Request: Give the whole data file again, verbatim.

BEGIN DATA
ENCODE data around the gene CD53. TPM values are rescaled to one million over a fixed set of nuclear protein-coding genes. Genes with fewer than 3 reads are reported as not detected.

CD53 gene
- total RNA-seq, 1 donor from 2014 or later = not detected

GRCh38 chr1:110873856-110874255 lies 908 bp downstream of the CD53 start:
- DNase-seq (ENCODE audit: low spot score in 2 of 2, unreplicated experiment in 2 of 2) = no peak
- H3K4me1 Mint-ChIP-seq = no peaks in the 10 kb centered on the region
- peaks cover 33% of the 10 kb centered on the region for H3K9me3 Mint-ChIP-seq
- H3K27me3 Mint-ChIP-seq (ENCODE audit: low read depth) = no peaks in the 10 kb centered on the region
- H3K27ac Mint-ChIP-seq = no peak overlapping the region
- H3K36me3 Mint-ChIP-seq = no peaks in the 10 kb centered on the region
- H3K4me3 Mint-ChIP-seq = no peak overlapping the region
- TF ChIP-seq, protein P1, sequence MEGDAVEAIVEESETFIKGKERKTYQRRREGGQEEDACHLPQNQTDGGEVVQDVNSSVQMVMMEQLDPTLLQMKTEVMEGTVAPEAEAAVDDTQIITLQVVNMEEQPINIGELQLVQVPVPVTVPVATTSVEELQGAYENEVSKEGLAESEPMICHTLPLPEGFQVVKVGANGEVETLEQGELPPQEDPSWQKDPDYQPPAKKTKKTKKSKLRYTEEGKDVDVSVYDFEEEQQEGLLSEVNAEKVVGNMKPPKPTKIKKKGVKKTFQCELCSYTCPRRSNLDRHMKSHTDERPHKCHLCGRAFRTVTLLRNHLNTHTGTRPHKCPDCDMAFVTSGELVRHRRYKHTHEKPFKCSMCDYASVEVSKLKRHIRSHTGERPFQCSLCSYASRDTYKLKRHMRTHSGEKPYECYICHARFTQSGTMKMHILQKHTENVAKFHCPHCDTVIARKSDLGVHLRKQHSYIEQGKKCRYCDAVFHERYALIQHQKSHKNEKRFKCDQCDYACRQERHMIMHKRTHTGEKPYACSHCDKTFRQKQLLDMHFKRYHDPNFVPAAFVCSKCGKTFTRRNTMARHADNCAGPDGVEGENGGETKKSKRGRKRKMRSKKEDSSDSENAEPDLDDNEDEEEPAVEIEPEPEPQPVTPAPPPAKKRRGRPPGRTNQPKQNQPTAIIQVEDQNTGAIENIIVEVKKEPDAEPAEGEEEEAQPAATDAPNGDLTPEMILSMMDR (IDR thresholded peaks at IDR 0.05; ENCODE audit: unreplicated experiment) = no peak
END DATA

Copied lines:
ENCODE data around the gene CD53. TPM values are rescaled to one million over a fixed set of nuclear protein-coding genes. Genes with fewer than 3 reads are reported as not detected.

CD53 gene
- total RNA-seq, 1 donor from 2014 or later = not detected

GRCh38 chr1:110873856-110874255 lies 908 bp downstream of the CD53 start:
- DNase-seq (ENCODE audit: low spot score in 2 of 2, unreplicated experiment in 2 of 2) = no peak
- H3K4me1 Mint-ChIP-seq = no peaks in the 10 kb centered on the region
- peaks cover 33% of the 10 kb centered on the region for H3K9me3 Mint-ChIP-seq
- H3K27me3 Mint-ChIP-seq (ENCODE audit: low read depth) = no peaks in the 10 kb centered on the region
- H3K27ac Mint-ChIP-seq = no peak overlapping the region
- H3K36me3 Mint-ChIP-seq = no peaks in the 10 kb centered on the region
- H3K4me3 Mint-ChIP-seq = no peak overlapping the region
- TF ChIP-seq, protein P1, sequence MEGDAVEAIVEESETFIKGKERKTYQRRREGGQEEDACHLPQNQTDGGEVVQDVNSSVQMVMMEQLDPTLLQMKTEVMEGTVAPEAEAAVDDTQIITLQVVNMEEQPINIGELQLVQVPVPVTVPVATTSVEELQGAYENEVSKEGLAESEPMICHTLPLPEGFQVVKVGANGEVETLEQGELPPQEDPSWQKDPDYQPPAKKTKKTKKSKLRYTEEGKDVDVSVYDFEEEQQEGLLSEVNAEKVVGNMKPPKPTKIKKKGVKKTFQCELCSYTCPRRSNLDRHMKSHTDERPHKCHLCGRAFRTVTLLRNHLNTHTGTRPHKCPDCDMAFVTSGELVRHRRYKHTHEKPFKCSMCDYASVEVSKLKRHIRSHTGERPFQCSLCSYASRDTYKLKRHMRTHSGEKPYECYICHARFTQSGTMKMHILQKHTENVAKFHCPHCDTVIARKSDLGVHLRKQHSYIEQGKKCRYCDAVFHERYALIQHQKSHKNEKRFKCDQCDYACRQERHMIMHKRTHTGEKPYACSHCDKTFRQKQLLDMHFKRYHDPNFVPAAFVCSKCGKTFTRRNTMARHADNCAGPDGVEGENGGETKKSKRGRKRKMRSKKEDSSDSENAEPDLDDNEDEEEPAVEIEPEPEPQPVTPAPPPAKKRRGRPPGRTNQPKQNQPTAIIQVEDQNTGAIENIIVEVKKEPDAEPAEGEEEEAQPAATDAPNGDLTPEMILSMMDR (IDR thresholded peaks at IDR 0.05; ENCODE audit: unreplicated experiment) = no peak